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The Westminster Bi-Line

Boys squash rallies at Yale to win national championship


The path that the Westminster squash team took on the way to Yale University in New Haven, Conn. had been tread by the SquashCats many times before. After all, the team has been competing in the national championship held at Yale every year since 2006. This time, however, the return trip was a little different for the SquashCats: they came home with a title.

After a disappointing performance in Division 4 last year, the team was moved to a less challenging Division 6. Since the change of division, the team has dominated the competition.

“We had a pretty bad performance last year and that affected our seeding,” said senior Kyle Dhillon, “but we didn’t let that set us back.”

The change of division was only one factor in the team’s success.

“I think the team as a whole probably had easier matches than our potential could have shown,” said freshman Henry Harris, “because of the division we were in.”

The change in division was not the only big change for Westminster squash this year. The school formed a new varsity girls team.

“This year was the first year that the girls came up to nationals with us,” said Dhillon, “so we got to meet and hang out with them.”

“It was really exciting to have a girls team this year,” said head coach Rick Byrd, “We saw a lot of girls improve a lot at nationals. I hope that more girls will want to come out for squash. It’s a neat game, and there are a lot of opportunities for female athletes.”

As a young and relatively inexperienced team, the Cats’ main strategy was to perfect the most basic fundamentals of the game, gaining important experience with each match.

“Squash is a game that, if you do certain fundamental things right, you’re going to have a lot more success,” said Byrd. “We had a tenth grader, three seniors, one junior, and two ninth graders, so we’re very young. We tried to emphasize the fundamentals over and over again, and it paid off.”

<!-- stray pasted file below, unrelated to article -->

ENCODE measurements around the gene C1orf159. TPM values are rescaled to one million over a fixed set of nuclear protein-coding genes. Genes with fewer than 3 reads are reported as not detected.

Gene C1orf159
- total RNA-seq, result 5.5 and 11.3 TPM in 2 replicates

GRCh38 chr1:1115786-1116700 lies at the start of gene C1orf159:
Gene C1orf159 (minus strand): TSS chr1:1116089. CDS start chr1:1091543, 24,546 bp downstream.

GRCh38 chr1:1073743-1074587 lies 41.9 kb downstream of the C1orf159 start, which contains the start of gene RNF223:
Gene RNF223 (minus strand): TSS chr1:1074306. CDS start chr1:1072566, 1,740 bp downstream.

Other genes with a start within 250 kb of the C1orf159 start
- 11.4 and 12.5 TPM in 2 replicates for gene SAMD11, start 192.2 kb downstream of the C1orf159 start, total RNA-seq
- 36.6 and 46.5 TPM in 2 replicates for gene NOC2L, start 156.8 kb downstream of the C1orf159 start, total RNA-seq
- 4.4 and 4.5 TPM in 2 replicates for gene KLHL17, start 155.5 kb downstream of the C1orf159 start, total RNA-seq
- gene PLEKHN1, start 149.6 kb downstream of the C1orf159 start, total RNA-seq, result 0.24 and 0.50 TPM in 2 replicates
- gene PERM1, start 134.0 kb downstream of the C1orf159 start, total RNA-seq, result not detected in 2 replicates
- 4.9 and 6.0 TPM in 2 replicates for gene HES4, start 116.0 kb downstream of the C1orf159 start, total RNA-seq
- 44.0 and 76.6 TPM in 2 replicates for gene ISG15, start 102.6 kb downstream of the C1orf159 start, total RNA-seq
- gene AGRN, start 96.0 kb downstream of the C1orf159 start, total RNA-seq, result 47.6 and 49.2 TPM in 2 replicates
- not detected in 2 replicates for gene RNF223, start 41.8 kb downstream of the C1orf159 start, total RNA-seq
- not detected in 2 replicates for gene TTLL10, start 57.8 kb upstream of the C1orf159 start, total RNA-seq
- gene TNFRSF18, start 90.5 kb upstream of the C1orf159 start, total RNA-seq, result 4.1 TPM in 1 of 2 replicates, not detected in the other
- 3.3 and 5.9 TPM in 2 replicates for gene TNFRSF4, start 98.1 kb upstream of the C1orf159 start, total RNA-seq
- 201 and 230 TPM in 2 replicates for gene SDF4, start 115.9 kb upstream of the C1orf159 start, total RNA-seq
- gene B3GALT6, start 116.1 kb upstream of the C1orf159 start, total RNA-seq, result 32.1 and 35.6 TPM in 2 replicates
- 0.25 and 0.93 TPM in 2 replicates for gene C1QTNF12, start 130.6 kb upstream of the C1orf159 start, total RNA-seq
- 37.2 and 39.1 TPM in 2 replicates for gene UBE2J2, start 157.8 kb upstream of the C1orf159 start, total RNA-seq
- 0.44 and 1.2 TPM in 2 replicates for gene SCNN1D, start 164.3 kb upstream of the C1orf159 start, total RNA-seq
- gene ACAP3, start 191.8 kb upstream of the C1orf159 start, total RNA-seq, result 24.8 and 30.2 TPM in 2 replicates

The tournament has been a staple of the squash team’s experience since its founding only a decade ago; however, the team’s performance has never been at this caliber.

“Before this year the best finish we ever had was maybe fourth or fifth,” said Byrd. “We played very consistent squash once we got to nationals. In years past, from top to bottom of the line-up, we had not been as consistent.”

“We stayed very focused and dominated most of our matches, winning all 28 of our matches and going 84 and three in games,” said Dhillon. “It was by far the best tournament I’ve ever seen us play.”

A few matches tested the Cats’ dominance. Harris played the number three match against the toughest competition Westminster saw at the tournament, against a player from Radner High School in Philadelphia.

“You had to win four matches to win the overall team match, and I was the fourth to win,” said Harris, “You play best three out of five, and it was 2-2, and I won the third. I had a bunch of people watching me, which was really cool.”

“He was under a lot of pressure as a ninth grader,” said Byrd, “and he performed very well.”

The team’s consistency allowed it to win by such a large margin.

“If you get ahead early in the game, it is tempting to start doing other things, or playing another way,” said Byrd. “The guys were willing to be boring, and therefore be good.”